Other diagnostic tests
Electromyography assesses the health of muscles and the nerves that control them. This test allows physicians to measure the electrical activity of patient muscle cells, by inserting a needle-like electrode into a specific muscle during a contraction. Electrical signals generated by muscle cells are recorded and then analyzed to assess muscle health.
Nerve conduction velocity test
The nerve conduction velocity test measures the strength and speed at which a nerve is able to transmit an electrical signal to other areas of the body. The test is performed by placing electrodes on the surface of the skin at various points over a nerve. One electrode delivers small electrical shocks to the nerve, while the other records the nerve’s responses. Nerve conduction velocity is often decreased in FAP patients.
Tilt table test
This test monitors the response of blood pressure and heart rate to changes in posture and position. The patient lies flat on a table, and the upper part of the body is then tilted to the upright position. Normally, blood vessels become narrower and heart rate increases to compensate for the drop in blood pressure. This response may be slowed or abnormal if the patient has autonomic neuropathy, a condition sometimes seen in those with FAP that occurs when the nerves that control involuntary bodily functions are damaged.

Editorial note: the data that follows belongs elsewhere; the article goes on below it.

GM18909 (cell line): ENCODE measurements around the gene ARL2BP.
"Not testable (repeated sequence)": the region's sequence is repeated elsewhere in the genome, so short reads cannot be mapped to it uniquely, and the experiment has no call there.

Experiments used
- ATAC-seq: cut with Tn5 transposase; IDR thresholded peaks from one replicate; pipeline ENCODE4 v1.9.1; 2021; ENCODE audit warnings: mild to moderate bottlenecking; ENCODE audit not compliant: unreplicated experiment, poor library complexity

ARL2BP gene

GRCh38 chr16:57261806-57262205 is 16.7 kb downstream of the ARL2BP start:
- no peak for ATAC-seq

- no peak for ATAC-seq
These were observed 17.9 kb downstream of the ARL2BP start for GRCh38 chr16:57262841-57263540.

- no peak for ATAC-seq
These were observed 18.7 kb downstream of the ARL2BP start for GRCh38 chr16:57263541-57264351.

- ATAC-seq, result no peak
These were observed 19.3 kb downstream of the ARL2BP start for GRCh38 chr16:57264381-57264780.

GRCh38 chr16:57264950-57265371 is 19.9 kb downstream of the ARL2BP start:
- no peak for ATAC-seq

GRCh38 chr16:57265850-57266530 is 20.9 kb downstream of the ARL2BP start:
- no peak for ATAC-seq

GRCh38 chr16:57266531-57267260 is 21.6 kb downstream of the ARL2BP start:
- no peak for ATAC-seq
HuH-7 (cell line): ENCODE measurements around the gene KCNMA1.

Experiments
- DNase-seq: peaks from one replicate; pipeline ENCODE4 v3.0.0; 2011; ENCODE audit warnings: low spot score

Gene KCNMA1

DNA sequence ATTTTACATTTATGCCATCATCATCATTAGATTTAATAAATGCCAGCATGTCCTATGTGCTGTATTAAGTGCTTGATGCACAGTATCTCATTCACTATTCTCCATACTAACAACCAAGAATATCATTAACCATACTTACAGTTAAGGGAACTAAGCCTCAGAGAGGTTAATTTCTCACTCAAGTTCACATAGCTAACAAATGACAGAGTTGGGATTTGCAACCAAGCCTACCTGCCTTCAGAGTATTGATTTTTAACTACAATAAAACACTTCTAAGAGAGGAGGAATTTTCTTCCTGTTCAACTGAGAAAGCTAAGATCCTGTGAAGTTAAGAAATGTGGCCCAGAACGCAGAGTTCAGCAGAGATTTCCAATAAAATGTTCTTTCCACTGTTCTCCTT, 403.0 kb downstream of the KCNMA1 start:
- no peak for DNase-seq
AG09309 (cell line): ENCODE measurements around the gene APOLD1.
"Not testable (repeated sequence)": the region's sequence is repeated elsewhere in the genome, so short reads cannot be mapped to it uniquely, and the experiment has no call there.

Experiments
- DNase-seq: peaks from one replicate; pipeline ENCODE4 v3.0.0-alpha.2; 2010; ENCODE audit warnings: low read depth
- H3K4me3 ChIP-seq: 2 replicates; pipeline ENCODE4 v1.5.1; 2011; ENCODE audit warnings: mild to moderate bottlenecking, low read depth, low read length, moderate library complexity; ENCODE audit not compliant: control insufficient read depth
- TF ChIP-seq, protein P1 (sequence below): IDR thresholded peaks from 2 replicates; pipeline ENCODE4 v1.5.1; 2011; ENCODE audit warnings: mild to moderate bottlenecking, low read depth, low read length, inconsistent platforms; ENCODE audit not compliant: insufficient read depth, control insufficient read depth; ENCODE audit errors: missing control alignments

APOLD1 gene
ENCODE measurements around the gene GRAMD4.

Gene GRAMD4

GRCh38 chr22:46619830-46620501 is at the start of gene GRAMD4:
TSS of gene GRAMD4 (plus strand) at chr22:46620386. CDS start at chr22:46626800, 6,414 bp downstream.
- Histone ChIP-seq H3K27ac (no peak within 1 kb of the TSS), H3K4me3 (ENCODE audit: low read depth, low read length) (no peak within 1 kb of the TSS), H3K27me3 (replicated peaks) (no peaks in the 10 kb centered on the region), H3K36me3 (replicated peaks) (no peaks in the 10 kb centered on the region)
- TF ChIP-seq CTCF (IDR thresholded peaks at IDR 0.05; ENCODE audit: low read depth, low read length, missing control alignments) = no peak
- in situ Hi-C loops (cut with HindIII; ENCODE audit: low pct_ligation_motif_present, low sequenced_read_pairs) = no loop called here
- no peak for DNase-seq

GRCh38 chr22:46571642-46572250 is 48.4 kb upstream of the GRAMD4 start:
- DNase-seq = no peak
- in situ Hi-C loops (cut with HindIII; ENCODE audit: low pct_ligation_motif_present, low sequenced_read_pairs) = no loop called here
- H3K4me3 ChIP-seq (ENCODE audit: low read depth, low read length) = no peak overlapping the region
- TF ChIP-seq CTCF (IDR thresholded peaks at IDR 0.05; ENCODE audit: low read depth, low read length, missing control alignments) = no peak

Thermoregulatory sweat test
This test measures the function of nerves controlling the body’s response to changes in temperature. It is usually done in a laboratory setting where temperatures can be carefully controlled. People with FAP may be less able to sense and respond to temperature changes.
These tests are used to check for abnormalities in digestion, such as slow digestion and delayed stomach emptying. Broadly, they involve having a person ingest a substance that can be detected at various points in the digestive tract. For example, some tests require patients to eat a light meal that contains a small amount of radioactive material. A scanner can then detect when the material leaves the stomach and determine whether digestion is taking place at a normal pace.
Quantitative sensory testing
Quantitative sensory testing comprises a battery of tests that are meant to evaluate a person’s ability to sense various stimuli normally, ranging from feeling vibrations and pressure, to sensing pain and heat.